Certainly the all-new 2012 Sonic is the best of the bow-tied bunch, though it may be damning it with faint praise to insist that it is better than, say, the Chevrolet Sprint, the Geo Metro and most recently, the plucky Aveo. There's a little of the Korean-built Aveo left in the Sonic, but although the Sonic was largely developed in Korea, it is built in General Motors' Orion Township plant in Michigan.
The Sonic comes in two basic flavors — a sedan with a conventional trunk, and the sportier, better-looking hatchback. The sedan starts at $13,735, and there's really nothing wrong with it if you're laser-focused on pure transportation. At $14,635, Chevrolet expects most Sonic customers to opt for a little more style and spunk with the hatchback.
There are two engine choices and three transmissions offered, and this gets a bit complicated. The standard engine is a 1.8-liter four-cylinder, and the optional engine, for an extra $700, is a smaller 1.4-liter four-cylinder, and both pump out an identical 138 horsepower. These engines are also used in the Chevy Cruze.
So why pay more for a smaller optional engine? Because it has a turbocharger, and while it doesn't give you more horsepower than the 1.8-liter, it does give you more torque, which is the measure of pulling power. You might think, then, that the smaller engine feels stronger from lower speeds, such as from a standing start, but it's certainly no drag racer, torque increase or not. It does give you better fuel economy, though — with the six-speed manual transmission, the EPA rating is 29 mpg city, 40 mpg highway. We averaged just over 37 miles per gallon in real-world driving, which is commendable. Transmission choice is a six-speed manual, a five-speed manual with the base engine, or a six-speed automatic as an option. The six-speed manual works pretty well, with a light clutch and easy shifting. With the five-speed manual, the base 1.8-liter engine is rated at 26 mpg city, 35 mph highway, and the automatic is 25/35.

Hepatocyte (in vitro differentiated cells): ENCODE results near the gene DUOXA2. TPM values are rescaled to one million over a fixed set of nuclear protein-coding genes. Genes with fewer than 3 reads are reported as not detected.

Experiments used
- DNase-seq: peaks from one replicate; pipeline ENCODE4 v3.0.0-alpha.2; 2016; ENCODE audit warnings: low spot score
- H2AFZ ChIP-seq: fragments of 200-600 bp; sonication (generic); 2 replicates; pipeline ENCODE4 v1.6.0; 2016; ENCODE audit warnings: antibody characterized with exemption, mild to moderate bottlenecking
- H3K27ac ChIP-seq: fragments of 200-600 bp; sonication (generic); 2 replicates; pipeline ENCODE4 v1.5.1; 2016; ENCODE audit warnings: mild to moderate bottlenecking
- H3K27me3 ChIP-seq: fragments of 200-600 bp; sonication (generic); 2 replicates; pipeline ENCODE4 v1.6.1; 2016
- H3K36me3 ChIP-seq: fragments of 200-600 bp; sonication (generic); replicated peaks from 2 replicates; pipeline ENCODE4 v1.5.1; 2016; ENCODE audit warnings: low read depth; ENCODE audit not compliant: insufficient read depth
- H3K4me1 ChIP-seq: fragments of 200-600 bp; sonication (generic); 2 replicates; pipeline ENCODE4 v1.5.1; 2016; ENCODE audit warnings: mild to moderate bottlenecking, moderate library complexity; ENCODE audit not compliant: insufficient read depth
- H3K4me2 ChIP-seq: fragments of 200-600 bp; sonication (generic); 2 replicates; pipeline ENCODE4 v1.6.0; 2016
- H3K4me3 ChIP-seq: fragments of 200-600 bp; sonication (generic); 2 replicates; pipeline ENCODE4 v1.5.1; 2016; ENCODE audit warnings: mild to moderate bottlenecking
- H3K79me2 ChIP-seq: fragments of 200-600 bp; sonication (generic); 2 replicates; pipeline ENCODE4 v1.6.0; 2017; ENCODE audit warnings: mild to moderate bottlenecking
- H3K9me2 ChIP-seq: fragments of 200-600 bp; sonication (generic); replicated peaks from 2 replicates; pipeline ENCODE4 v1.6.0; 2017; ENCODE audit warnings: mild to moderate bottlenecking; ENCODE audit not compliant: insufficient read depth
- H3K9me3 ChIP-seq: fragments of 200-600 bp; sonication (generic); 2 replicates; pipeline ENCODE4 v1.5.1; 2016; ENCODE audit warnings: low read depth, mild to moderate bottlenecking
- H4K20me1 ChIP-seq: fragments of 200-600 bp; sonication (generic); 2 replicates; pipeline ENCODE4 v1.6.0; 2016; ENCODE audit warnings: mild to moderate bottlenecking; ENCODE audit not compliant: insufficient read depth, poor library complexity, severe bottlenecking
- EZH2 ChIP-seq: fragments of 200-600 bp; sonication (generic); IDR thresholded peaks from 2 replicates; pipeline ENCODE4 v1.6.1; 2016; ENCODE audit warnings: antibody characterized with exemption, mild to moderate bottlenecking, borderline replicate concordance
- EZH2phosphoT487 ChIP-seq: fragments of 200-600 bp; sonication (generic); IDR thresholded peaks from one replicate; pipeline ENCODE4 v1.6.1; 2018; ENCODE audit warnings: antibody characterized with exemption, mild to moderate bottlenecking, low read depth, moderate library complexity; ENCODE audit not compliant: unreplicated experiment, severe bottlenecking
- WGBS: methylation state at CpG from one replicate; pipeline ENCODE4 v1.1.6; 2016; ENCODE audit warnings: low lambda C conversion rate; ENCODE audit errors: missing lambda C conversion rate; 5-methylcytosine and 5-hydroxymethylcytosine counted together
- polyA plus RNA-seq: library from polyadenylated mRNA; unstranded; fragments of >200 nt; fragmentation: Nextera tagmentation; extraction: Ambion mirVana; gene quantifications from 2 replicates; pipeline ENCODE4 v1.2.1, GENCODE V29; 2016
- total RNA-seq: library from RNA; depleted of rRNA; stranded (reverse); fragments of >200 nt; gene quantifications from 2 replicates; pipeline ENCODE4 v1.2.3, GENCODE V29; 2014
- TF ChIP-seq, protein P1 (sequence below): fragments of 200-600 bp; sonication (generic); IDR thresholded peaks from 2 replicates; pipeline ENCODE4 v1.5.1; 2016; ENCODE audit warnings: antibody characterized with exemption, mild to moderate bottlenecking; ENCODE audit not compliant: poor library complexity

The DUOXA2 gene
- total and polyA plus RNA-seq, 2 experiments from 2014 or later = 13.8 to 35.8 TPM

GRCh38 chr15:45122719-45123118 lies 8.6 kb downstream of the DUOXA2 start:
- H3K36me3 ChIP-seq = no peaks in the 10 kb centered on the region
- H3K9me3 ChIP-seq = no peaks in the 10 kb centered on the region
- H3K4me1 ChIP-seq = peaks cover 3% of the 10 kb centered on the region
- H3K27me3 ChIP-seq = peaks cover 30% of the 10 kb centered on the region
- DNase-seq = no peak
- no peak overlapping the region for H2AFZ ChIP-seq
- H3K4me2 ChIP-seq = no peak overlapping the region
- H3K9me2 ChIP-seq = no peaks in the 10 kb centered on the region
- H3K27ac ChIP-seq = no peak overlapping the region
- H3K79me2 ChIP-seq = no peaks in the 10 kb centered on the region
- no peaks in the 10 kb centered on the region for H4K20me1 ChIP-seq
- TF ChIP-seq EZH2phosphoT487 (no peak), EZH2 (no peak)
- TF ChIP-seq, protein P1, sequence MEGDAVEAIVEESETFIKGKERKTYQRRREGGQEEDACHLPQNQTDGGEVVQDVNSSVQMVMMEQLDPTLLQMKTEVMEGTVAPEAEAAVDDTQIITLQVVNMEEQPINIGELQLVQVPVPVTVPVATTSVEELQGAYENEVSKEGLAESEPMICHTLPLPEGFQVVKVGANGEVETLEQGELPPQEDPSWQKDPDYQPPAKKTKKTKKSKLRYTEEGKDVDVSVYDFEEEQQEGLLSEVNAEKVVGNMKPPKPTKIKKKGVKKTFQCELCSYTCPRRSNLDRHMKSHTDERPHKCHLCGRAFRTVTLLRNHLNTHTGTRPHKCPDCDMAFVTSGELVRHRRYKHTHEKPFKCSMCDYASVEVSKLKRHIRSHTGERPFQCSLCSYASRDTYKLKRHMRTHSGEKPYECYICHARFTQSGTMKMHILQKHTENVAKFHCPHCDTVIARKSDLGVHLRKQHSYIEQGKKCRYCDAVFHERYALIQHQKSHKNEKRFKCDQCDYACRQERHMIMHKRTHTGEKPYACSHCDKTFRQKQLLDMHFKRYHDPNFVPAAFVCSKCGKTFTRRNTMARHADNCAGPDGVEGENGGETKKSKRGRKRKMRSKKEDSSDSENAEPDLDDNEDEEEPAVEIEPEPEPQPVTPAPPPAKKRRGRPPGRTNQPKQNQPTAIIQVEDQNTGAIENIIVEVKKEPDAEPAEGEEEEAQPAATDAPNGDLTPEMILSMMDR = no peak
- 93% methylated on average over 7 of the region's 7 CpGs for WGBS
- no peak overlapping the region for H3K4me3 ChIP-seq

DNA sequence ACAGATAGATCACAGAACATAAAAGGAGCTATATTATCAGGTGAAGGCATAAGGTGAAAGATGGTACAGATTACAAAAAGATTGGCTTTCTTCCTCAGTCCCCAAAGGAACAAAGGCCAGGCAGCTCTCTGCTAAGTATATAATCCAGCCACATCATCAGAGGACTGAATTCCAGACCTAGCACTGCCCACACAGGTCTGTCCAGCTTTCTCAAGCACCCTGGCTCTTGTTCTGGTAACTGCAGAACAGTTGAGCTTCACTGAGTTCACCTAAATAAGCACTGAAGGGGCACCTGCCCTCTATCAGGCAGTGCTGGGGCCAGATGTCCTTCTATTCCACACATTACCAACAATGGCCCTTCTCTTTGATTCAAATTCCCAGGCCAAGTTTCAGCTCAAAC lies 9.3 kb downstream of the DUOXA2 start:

The test Sonic was the top-of-the-line LTZ model, which has the turbo engine, the six-speed manual transmission and fat P205/50R-17 tires on alloy wheels. In a truncated but impressive demonstration last May, the Sonic LTZ consistently beat the more expensive, refined Honda Fit and Ford Fiesta on a tight autocross course, which surprised everyone in attendance, including me. That said, while it corners very well, it isn't as much fun as you might expect to drive quickly — the tires are doing most of the work, and the slightly numb electric power steering and just-average brakes erase a bit of the sporty flair. The Sonic is also a little heavier than we expected it to be, which works for increasing crosswind stability, and works against a light-on-its-feet feel on the back roads.
On the highway, the Sonic LTZ holds its own, but expect a lot of up- and downshifting to maintain pace, especially if you want to pass other cars. Front bucket seats are surprisingly good, instruments and controls a bit trendy in design but functional and easily accessible. Even the rear seat isn't bad unless you have a car full of six-footers. There's more cargo space than you'd expect, too. One disappointment was the six-speaker sound system — it sounded muddy regardless of how you fine-tuned it. XM satellite radio comes standard, including a three-month subscription. OnStar is also standard, as are all the safety features we've come to expect, such as electronic stability control and plenty of airbags.
List price of the test Sonic LTZ was $18,695 including shipping. About the only significant option it didn't have was the sliding sunroof, which would have fit the little car's cheerful personality well, but would send the price to over $19,000, and that would buy you a very nice Chevry Cruze.
We could live happily with the Sonic, but perhaps just a little more happily with a couple of other little cars in this price range, the Cruze included. But no longer is Chevy's small car the lowest common denominator.